Tuesday, September 11, 2012

My Trombone Sonata for September 11th, 2001

Firefighters killed on September 11, 2001
Here are the program notes I wrote to describe the work, shortly after I had finished it in October, 2001:

Philip Munger
Sonata for Trombone & Piano, Opus 67

This three-movement work was written between mid-September and early October of 2001.  My immediate responses to the awful impressions of September 11 and the following week were of despair.  I had an overwhelming feeling that the world had changed irrevocably - not so much for me, as for my children.  The sadness I felt and continue to feel for innocent people drawn into an immense web of hatred came out in this work, which I wrote carefully, but fairly quickly.

1.  Red Recitative:
    The recurring images of collapsing buildings, smoke, injured and maimed emergency workers spurred this piece.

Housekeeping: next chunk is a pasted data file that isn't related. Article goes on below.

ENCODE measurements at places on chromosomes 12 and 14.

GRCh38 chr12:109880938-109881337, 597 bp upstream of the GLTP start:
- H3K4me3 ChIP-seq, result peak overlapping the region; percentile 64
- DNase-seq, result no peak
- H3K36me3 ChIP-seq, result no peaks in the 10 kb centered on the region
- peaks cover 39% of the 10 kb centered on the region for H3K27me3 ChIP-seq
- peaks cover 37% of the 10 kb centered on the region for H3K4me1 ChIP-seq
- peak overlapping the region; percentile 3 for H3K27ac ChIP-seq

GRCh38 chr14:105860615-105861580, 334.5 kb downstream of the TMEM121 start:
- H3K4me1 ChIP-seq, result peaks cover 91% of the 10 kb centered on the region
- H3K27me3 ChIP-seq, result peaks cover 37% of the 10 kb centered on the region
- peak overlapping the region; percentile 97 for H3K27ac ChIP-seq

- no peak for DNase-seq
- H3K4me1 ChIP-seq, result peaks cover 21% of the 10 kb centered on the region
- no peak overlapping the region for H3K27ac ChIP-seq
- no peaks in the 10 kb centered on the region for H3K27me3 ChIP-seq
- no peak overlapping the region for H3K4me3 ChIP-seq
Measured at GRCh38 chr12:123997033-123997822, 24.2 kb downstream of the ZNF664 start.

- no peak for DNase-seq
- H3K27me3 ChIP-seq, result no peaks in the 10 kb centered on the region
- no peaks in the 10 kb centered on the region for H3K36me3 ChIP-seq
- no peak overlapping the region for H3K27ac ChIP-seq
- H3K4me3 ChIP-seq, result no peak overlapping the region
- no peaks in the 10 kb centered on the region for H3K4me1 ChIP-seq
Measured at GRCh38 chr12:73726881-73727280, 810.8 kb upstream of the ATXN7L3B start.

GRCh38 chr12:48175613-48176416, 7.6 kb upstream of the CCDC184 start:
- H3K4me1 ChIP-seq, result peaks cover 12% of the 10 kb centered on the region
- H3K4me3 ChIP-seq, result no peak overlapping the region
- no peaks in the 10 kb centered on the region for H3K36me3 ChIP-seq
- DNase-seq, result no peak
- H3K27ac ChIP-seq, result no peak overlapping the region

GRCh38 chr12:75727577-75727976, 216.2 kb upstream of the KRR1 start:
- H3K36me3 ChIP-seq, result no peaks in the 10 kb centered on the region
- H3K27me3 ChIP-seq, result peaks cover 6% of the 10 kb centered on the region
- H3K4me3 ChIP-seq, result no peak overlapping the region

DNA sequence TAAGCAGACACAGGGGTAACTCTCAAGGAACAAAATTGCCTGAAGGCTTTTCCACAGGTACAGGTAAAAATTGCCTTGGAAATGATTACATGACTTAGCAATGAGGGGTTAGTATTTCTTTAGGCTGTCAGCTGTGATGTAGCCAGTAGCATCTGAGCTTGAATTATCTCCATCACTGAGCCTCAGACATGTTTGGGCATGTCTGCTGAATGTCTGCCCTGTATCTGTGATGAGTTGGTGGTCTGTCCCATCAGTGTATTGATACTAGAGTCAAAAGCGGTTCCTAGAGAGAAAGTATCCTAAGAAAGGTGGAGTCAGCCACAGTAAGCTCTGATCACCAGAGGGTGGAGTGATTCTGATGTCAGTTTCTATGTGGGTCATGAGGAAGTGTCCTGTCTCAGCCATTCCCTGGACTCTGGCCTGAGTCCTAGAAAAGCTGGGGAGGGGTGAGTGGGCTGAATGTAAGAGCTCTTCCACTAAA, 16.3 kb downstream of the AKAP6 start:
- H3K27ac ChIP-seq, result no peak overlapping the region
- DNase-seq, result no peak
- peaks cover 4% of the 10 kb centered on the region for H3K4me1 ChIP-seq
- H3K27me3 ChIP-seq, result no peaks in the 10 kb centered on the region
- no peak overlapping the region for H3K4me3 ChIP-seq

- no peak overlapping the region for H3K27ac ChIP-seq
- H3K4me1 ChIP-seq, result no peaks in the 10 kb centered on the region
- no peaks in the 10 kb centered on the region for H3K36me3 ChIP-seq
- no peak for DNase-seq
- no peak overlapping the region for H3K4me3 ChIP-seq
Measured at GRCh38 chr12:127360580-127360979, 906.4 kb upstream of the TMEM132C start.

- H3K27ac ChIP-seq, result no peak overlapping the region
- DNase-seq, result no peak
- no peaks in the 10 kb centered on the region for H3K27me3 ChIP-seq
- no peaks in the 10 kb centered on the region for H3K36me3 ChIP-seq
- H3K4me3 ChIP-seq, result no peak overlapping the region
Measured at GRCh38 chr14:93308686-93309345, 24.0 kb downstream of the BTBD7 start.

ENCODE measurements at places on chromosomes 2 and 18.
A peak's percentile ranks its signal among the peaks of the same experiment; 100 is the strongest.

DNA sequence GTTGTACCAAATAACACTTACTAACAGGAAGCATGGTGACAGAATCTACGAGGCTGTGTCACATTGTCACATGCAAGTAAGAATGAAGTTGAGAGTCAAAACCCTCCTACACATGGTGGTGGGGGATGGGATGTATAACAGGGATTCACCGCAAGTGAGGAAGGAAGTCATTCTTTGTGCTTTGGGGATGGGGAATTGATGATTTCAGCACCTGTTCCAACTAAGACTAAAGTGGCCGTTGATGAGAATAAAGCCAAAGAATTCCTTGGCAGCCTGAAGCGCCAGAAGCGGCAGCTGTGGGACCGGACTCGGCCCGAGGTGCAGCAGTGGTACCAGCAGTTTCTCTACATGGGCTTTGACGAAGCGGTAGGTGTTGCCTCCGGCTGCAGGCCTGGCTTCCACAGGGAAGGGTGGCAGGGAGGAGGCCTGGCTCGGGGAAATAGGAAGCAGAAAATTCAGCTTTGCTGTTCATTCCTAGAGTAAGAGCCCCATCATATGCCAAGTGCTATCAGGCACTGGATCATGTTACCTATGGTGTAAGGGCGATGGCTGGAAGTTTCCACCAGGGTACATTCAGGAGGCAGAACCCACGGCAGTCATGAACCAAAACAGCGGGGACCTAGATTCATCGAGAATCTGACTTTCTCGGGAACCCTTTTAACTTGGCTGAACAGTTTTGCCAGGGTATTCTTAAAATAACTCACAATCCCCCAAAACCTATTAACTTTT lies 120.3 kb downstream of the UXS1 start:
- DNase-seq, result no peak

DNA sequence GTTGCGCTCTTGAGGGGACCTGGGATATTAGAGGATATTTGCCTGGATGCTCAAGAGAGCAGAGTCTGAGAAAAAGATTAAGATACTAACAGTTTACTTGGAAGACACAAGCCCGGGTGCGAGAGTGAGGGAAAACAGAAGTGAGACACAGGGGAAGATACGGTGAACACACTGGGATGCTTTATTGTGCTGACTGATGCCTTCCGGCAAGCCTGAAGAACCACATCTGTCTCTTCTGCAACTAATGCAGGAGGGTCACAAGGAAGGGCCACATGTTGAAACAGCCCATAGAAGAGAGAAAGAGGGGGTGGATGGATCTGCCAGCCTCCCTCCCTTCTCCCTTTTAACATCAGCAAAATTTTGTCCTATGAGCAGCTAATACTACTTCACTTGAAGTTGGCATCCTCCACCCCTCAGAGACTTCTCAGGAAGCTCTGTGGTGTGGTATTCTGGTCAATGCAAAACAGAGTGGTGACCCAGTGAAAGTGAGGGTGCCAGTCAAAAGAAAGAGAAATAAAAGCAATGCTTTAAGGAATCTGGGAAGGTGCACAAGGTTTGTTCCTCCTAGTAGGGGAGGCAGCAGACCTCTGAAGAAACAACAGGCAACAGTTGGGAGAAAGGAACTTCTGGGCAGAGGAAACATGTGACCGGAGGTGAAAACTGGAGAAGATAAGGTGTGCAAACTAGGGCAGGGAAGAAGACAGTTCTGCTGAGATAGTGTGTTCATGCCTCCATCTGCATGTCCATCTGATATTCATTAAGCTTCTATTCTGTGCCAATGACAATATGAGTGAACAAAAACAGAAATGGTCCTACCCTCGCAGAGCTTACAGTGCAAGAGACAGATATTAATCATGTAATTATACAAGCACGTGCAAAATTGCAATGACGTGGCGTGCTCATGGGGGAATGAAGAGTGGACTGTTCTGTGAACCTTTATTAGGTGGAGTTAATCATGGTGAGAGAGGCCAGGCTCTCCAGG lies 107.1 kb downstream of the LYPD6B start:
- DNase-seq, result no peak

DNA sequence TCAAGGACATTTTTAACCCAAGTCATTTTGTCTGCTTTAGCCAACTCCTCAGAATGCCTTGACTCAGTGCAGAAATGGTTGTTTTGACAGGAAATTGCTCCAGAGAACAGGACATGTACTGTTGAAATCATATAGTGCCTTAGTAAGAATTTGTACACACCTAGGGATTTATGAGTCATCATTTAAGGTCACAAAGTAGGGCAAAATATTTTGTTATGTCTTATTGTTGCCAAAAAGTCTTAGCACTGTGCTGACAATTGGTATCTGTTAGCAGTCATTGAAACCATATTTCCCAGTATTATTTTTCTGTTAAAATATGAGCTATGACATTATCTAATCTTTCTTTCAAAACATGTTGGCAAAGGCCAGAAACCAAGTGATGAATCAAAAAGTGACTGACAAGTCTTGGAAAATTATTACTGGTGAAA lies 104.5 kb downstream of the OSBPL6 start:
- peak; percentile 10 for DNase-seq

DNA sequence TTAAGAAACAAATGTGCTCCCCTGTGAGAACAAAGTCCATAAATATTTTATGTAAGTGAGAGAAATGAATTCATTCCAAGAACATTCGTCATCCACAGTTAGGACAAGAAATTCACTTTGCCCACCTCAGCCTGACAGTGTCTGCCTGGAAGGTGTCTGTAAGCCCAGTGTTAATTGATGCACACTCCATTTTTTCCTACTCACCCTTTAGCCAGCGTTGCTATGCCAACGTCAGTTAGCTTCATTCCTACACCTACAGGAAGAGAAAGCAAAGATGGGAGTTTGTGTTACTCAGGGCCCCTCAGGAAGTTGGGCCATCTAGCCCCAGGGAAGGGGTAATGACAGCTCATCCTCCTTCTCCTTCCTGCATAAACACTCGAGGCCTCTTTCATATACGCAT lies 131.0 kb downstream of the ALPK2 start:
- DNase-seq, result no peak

2.  White/Black March: 
   The images and statements of our National Security and National Defense apparatchiks strutting around in late September, seemed to be in stark contrast to the obviousness of their failure to rationally view our world.  This march questions the sincerity of visible American leaders during that time.

The theme of the march’s trio is an inversion of Irving Berlin’s “God Bless America.”

3.  Blue Chorale:    The chorale’s theme is taken from J. S. Bach’s “The Passion According to St. John.”  “Er nahm alles wohl in Acht,” No. 56, reads:

    He of ev’rything took heed In his hour of dying,
    Caring for his mother’s need, On friends relying,
    O Man, lead a righteous life, Love God and thy neighbor,
    Death will bring an end to strife, Rest from care and labor.
The performance in the recording was done by Greg Powers on trombone and Kevin Aanerud on piano, at a live performance at the Jack Straw Studios in Seattle, Washington:

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